WASHINGTON (Dec. 28)
A consensus of views expressed by 85 rabbis at the annual conference of B’nai B’rith Hillel Foundation directors held here indicated that social protest by college students today is somewhat less than publicized demonstrations suggest, but more volatile than any other student generation since the depression years. The rabbis felt that, basically, it is a healthy rebellion against the failures in modern society.
In a keynote address, Rabbi Benjamin M. Kahn, Hillel national director, said that student protests “demonstrate a rejection of religious and moral cliches and express a student conviction that, if religion is to mean anything in their lives, it must relate itself concretely to poverty, war, and other social concerns that surround their generation.”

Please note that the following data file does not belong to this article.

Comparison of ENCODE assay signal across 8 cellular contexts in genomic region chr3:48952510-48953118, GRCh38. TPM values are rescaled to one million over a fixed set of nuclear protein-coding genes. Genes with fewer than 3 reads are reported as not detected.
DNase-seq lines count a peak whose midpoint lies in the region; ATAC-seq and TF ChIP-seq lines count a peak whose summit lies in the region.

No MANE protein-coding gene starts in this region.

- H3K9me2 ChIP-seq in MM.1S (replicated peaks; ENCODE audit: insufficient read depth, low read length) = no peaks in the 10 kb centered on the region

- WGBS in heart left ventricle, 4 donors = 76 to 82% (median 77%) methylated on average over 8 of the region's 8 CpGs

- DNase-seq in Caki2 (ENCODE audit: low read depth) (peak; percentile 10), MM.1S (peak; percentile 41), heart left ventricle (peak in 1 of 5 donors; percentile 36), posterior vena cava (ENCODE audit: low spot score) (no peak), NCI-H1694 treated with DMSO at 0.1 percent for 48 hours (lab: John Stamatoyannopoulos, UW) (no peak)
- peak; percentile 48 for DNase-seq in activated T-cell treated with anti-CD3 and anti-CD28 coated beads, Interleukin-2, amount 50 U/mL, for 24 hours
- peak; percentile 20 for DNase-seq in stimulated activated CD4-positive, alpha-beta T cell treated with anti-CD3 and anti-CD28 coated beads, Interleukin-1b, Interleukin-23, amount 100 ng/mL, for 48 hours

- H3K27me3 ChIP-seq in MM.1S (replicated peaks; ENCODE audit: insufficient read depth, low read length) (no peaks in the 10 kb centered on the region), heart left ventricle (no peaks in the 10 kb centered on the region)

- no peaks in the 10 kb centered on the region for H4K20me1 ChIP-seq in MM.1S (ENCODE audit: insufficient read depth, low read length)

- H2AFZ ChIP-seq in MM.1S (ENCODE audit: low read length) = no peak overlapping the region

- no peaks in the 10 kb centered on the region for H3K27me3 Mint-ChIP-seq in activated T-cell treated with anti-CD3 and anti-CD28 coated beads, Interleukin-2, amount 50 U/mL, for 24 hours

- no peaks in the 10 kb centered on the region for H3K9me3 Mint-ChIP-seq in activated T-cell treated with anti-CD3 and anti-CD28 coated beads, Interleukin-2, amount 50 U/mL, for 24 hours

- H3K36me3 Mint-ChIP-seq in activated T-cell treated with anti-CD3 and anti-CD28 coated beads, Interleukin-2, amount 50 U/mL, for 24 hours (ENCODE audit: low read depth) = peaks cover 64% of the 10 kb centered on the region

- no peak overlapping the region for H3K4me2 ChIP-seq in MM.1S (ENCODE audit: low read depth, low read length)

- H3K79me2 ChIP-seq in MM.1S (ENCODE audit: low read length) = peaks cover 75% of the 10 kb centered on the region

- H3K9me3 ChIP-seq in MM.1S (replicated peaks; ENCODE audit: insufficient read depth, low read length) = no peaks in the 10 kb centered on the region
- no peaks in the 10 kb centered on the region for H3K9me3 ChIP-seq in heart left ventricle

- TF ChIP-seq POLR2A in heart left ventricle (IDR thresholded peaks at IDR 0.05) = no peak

Rabbi Jehudah M. Cohen, of Los Angeles, West Coast Hillel regional director, said political turbulence will continue to emanate from the campus because students are dissatisfied with “the glacial pace of social progress.” He predicted that “an even larger number of college students will move from commitment to controversy and from social criticism to political action.”